A viewer’s got to be leery of a film with so many production companies attached to it, eight on the box, four in the credits on The Art of the Steal—not to be confused with the 2009 documentary film of the same name, both of which deal with stolen art work. This is a heist flick carried by legendary screen charm from the likes of Kurt Russell, Terrence Stamp, and Matt Dillon. I mean what’s going on in the world when movies for men have to scrape together funding. On paper, let alone in print, this film should be green-lit.
The film opens with Russell’s Crunch Calhoun being escorted to his cell in a grizzly prison after a botched art lift. Russell is pure pro, always has been whether Overboard or Tango & Cash, and here he manages to create charm and chemistry with stereotypical goons and crooks. The crux of the movie is trust amongst criminals—honesty and betrayal—and everybody has an angle. For Crunch it runs deeper, the differences between he and his half-brother/partner Nicky (Dillon) are glaring. Crunch, the elder, is reserved and weary of the quick payoff, while the younger dimwit—though not younger by much—is impulsive and greedy. Nicky has no patience for delayed gratification, declaring with mugger’s tenacity “This is Poland. We can do whatever the fuck we want.”
Unfortunately they listen to him, and when Nicky gets pinched during the film’s opening getaway, he rolls over on Crunch for a cool seven years in a Polish penitentiary. Out in five-and-a-half with good behavior, Crunch comes home and hooks up with good luck showgirl Lola (Katheryn Winnick of Viking) and hubcap-stealing degenerate Francie (Jay Baruchel of Undeclared). They’re a showtime team for Crunch who’s running dirt bikes during monster-truck-show interludes for nickels on the dollar in front of audiences hoping he cracks his skull. When times are hard, he takes the fall with pained glee.
The plot thickens when Jason Jones (The Daily Show, Pitch Perfect) and Terrence Stamp (The Limey) as a couple of Interpol agents, Bick and Winters respectively, detour Nicky at the airport looking for a stolen watercolor. They get nothing, but we learn Nicky’s back in the game and still rolling over on everybody including Sunny (Dax Ravina), a young irate Canadian crook Nicky burns over Georges Seurat’s Model Rearview. Seurat was a late-19th century French post-impressionist known as a pointillism, an approach where artists create a larger image using pure color dots. The metaphor ties together as Crunch and the gang asses their strengths and weaknesses not just as individuals, but as a collective, as part of the whole crew.
We see it play out as Crunch and Nicky duke it out when they come back face to face. Like great brothers, neither love nor animosity is lost and without mom or dad around to break it up, the latter wins out. They put the crew back together. The elder statesmen Uncle Paddy (Kenneth Welsh) and the forger Guy de Cornet (Chris Diamantopoulos and an insanely over-the-top French accent) are called in. They’re after one of the rarest books ever printed, The Gospel of James, a sacred 16th Century text whose contents are at odds with the Bible. The book was lifted from a Belgian museum, smuggled into Canada, and is now working its way into the U.S.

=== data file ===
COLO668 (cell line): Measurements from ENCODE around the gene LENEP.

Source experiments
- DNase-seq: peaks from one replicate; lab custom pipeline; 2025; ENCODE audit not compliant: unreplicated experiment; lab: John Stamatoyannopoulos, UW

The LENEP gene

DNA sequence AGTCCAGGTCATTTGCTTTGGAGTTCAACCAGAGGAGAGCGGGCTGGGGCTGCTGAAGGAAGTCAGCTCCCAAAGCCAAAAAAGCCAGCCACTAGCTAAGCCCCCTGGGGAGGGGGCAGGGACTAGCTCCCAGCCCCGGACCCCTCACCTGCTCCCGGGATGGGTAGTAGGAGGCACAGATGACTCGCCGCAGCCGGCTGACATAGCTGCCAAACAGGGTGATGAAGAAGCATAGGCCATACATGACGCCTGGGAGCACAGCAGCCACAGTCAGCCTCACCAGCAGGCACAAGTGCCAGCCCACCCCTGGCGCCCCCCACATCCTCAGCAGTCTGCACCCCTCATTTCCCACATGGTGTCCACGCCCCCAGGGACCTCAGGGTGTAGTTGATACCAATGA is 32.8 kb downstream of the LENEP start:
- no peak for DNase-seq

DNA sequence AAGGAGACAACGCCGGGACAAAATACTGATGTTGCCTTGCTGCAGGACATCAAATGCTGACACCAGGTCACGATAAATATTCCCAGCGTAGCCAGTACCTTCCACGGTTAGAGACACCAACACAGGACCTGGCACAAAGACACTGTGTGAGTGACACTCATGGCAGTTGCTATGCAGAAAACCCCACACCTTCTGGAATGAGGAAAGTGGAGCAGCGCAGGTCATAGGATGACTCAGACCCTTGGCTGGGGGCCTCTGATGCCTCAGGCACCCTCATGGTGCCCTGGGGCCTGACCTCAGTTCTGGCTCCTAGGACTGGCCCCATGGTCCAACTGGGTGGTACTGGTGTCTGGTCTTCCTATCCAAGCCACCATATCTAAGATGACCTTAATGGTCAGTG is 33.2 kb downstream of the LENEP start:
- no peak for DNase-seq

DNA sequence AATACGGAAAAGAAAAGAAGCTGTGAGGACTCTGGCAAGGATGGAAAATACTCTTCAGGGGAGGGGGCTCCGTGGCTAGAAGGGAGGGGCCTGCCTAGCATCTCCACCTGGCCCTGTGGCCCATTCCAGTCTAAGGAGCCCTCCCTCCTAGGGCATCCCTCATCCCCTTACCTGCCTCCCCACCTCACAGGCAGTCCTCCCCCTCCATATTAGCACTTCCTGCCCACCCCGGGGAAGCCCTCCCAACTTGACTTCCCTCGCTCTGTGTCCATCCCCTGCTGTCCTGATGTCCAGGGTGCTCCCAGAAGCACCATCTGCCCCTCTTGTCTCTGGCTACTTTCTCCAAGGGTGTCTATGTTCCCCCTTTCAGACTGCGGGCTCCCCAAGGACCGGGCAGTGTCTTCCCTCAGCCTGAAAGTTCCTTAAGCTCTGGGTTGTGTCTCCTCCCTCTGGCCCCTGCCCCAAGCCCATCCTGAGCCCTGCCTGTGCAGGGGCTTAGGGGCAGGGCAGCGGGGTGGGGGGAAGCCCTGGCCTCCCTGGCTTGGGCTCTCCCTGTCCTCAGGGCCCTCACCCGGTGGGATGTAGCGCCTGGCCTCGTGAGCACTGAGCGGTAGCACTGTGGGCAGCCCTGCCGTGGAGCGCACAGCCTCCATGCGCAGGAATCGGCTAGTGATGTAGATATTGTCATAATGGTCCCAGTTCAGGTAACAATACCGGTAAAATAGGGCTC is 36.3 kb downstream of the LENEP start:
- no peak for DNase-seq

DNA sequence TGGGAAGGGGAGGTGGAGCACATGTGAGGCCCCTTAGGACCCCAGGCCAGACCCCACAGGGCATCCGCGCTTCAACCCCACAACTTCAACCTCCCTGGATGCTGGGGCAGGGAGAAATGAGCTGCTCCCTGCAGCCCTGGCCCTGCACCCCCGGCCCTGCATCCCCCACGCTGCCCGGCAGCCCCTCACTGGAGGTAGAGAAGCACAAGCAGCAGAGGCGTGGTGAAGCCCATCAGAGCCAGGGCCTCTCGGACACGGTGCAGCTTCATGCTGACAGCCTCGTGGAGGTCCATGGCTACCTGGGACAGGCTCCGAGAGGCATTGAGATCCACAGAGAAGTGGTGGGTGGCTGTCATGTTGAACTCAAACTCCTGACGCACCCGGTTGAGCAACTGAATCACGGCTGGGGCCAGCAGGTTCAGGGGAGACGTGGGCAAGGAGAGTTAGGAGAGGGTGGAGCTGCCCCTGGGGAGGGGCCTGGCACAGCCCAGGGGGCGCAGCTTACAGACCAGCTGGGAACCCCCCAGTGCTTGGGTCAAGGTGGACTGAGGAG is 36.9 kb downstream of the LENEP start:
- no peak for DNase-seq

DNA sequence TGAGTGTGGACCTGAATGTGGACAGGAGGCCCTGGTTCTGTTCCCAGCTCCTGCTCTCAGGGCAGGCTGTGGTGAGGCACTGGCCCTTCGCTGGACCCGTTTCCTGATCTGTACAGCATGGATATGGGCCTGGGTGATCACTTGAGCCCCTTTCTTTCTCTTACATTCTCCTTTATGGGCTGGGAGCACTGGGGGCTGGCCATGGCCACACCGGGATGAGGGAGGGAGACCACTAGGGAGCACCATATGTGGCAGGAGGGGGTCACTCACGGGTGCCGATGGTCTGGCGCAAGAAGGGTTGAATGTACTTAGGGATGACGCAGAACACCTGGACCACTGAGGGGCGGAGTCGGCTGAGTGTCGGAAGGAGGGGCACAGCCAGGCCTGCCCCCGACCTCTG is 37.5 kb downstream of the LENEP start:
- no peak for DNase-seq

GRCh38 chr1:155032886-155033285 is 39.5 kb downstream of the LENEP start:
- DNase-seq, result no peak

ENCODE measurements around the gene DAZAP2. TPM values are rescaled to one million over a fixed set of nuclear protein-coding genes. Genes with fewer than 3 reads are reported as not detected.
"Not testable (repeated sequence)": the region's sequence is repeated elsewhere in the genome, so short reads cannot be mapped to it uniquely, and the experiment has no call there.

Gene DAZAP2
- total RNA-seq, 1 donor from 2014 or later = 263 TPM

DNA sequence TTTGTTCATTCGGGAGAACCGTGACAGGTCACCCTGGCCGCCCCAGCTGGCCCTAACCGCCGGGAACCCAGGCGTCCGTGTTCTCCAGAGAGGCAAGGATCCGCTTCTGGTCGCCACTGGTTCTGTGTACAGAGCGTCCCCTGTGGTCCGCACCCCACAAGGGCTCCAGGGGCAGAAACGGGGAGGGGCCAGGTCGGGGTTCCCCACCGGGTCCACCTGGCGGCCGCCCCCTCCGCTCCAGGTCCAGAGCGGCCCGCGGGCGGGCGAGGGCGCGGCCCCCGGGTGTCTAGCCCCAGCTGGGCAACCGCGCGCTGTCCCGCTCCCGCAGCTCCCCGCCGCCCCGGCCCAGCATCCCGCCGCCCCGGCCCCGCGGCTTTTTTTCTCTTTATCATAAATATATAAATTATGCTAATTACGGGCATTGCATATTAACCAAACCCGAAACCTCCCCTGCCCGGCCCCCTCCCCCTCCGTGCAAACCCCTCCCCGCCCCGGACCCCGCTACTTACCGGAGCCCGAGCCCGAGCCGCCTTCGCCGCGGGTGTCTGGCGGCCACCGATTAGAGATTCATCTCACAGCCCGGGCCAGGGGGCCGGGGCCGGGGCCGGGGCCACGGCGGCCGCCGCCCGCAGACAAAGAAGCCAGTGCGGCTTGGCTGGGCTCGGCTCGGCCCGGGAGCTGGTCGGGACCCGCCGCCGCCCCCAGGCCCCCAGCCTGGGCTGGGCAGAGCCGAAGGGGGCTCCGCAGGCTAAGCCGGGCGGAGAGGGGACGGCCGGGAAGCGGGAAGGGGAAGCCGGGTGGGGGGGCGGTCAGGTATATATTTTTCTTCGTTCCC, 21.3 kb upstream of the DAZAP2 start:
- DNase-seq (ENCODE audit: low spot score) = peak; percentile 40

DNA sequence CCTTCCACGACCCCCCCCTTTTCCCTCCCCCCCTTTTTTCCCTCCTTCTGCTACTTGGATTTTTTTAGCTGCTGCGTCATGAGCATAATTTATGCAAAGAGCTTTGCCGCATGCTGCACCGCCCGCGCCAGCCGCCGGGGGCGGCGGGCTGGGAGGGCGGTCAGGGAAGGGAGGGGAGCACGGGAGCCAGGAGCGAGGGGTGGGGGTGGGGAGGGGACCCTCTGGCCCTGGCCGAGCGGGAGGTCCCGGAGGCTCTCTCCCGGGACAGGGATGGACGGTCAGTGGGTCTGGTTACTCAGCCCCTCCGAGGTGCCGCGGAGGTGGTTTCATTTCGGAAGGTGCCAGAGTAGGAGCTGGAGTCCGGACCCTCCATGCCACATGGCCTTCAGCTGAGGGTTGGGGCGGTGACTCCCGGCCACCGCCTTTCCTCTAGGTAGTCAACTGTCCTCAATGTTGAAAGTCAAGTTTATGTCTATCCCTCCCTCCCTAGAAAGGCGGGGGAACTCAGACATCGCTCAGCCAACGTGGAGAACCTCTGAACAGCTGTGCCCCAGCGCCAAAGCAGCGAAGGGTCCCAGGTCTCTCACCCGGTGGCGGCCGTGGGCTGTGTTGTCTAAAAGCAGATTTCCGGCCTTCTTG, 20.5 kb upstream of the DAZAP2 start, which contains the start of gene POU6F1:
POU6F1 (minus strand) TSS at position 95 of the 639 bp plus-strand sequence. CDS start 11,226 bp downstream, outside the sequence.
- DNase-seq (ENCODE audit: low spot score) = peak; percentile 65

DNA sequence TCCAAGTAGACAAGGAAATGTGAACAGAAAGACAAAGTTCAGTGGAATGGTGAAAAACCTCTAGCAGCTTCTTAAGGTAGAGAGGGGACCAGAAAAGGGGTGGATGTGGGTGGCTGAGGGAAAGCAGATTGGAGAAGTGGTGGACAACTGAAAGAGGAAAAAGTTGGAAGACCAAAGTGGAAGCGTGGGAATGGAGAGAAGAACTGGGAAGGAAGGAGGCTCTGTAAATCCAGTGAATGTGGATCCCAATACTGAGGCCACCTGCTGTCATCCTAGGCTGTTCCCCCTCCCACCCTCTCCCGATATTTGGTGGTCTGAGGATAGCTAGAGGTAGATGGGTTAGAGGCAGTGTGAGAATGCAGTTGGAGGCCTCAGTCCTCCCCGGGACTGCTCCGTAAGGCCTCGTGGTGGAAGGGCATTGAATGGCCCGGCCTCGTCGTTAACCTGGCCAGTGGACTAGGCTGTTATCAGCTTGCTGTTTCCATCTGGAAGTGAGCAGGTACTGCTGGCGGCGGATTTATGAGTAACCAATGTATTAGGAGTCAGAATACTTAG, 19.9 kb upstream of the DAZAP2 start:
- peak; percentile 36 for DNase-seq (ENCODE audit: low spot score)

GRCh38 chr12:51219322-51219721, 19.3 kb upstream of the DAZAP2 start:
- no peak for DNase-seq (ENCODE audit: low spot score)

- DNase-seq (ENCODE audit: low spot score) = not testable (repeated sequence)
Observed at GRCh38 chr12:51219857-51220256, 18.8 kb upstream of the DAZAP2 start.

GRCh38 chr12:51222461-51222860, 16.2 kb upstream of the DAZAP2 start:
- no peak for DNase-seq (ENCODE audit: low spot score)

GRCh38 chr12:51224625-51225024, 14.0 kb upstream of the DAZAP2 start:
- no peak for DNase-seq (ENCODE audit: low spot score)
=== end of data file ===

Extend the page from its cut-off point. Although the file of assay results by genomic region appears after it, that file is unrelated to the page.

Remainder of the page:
Obviously it’s never that simple, nothing goes as planned. Crunch, and really everybody in the crew, has side investments and personal considerations to tend to. For Crunch, this includes Lola and Interpol Agent Winters, a former associate. Lucky for us—and I won’t spoil how it all works out—writer/director Jonathan Sobol crafts a mental caper light on the excess. The beauty of this film is in Sobol’s steady direction. He allows the action to occur within the frame and with resolve rather than through over-the-top special effects and rapid-pace camera work. The Art of the Steal could easy suffer from overkill in a post-Guy Ritchie world, but Sobol chooses substance as his style, not over it, fleshing out a classic cinematic moral conundrum, the scruples of a thief. Crunch wants to be free of this bullshit, wants Lola at his side, his bike tuned by Francie, and to land his jumps without having to crash for the cash. As Crunch professes with disgust in Nicky’s face “I bought into that horse shit,” into the thieves' code of honor and remains torn between he loyalties and weaknesses, embodied by Nicky.
The Art of the Steal is excellent heist fare, more caper film than over-the-top, explosive-action medley. Sobol works to establish characters with wit and an endearing sarcasm. Moreover, he begs a question about the state of action films in American theatres: Where did all the men go? How is it a cynically humored, cheap hood flick such as this goes without a U.S. theatrical release and limited press yet Stallone’s bozo-brimming Bullet to the Head not only plays on the big screen but gets a prime spot in heavy rotation on HBO? That film is a blight on both Stallone’s and director Walter Hill’s already spotty careers.
But Sobol, an up-and-comer with three titles under his belt, and Kurt Russell—to name just one class act in this flick—get no love. This is the kind of movie my father and I would have been at opening weekend (God rest his soul), it’s the kind of movie I want to eat a bucket of popcorn to. Yet, I got to hunt this down on the direct-to-video market. The problem with the film industry when it comes to men is they make movies they can drag their kids to. They’re all so full of huge explosions and cheap dramatics they fail to deliver on what most dudes in the theatre want—which The Art of the Steal has in spades—fights, laughs, thieves, and a pretty woman.